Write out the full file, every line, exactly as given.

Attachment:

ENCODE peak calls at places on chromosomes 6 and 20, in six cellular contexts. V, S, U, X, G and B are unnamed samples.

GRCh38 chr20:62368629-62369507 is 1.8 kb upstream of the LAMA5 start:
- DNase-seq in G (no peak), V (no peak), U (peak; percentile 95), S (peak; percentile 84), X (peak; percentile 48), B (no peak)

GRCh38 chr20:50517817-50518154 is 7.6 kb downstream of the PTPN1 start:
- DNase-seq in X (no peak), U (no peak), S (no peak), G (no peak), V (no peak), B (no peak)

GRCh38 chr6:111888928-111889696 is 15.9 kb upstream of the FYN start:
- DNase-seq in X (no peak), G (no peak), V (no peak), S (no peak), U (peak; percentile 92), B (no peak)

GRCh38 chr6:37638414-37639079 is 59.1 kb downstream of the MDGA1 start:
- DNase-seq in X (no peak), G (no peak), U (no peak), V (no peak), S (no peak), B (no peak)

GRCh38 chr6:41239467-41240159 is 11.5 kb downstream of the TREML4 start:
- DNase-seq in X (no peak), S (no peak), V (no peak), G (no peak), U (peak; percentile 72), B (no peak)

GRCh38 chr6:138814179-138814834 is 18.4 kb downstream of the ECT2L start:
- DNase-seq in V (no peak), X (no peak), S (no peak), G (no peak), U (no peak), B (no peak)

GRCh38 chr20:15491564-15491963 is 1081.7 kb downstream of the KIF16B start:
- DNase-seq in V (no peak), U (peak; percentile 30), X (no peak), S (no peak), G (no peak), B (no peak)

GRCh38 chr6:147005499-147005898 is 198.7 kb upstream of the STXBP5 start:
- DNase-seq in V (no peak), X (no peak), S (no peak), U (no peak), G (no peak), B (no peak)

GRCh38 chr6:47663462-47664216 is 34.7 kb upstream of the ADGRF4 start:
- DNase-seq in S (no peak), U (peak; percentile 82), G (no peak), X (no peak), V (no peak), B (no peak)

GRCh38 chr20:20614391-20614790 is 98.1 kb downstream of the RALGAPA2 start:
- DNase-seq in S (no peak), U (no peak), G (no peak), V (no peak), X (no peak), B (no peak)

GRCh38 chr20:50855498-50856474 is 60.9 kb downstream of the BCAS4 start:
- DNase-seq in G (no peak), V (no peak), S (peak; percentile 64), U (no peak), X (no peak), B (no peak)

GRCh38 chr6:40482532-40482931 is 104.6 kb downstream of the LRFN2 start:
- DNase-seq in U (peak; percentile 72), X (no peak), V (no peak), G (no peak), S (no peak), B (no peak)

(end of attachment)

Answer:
ENCODE peak calls at places on chromosomes 6 and 20, in six cellular contexts. V, S, U, X, G and B are unnamed samples.

GRCh38 chr20:62368629-62369507 is 1.8 kb upstream of the LAMA5 start:
- DNase-seq in G (no peak), V (no peak), U (peak; percentile 95), S (peak; percentile 84), X (peak; percentile 48), B (no peak)

GRCh38 chr20:50517817-50518154 is 7.6 kb downstream of the PTPN1 start:
- DNase-seq in X (no peak), U (no peak), S (no peak), G (no peak), V (no peak), B (no peak)

GRCh38 chr6:111888928-111889696 is 15.9 kb upstream of the FYN start:
- DNase-seq in X (no peak), G (no peak), V (no peak), S (no peak), U (peak; percentile 92), B (no peak)

GRCh38 chr6:37638414-37639079 is 59.1 kb downstream of the MDGA1 start:
- DNase-seq in X (no peak), G (no peak), U (no peak), V (no peak), S (no peak), B (no peak)

GRCh38 chr6:41239467-41240159 is 11.5 kb downstream of the TREML4 start:
- DNase-seq in X (no peak), S (no peak), V (no peak), G (no peak), U (peak; percentile 72), B (no peak)

GRCh38 chr6:138814179-138814834 is 18.4 kb downstream of the ECT2L start:
- DNase-seq in V (no peak), X (no peak), S (no peak), G (no peak), U (no peak), B (no peak)

GRCh38 chr20:15491564-15491963 is 1081.7 kb downstream of the KIF16B start:
- DNase-seq in V (no peak), U (peak; percentile 30), X (no peak), S (no peak), G (no peak), B (no peak)

GRCh38 chr6:147005499-147005898 is 198.7 kb upstream of the STXBP5 start:
- DNase-seq in V (no peak), X (no peak), S (no peak), U (no peak), G (no peak), B (no peak)

GRCh38 chr6:47663462-47664216 is 34.7 kb upstream of the ADGRF4 start:
- DNase-seq in S (no peak), U (peak; percentile 82), G (no peak), X (no peak), V (no peak), B (no peak)

GRCh38 chr20:20614391-20614790 is 98.1 kb downstream of the RALGAPA2 start:
- DNase-seq in S (no peak), U (no peak), G (no peak), V (no peak), X (no peak), B (no peak)

GRCh38 chr20:50855498-50856474 is 60.9 kb downstream of the BCAS4 start:
- DNase-seq in G (no peak), V (no peak), S (peak; percentile 64), U (no peak), X (no peak), B (no peak)

GRCh38 chr6:40482532-40482931 is 104.6 kb downstream of the LRFN2 start:
- DNase-seq in U (peak; percentile 72), X (no peak), V (no peak), G (no peak), S (no peak), B (no peak)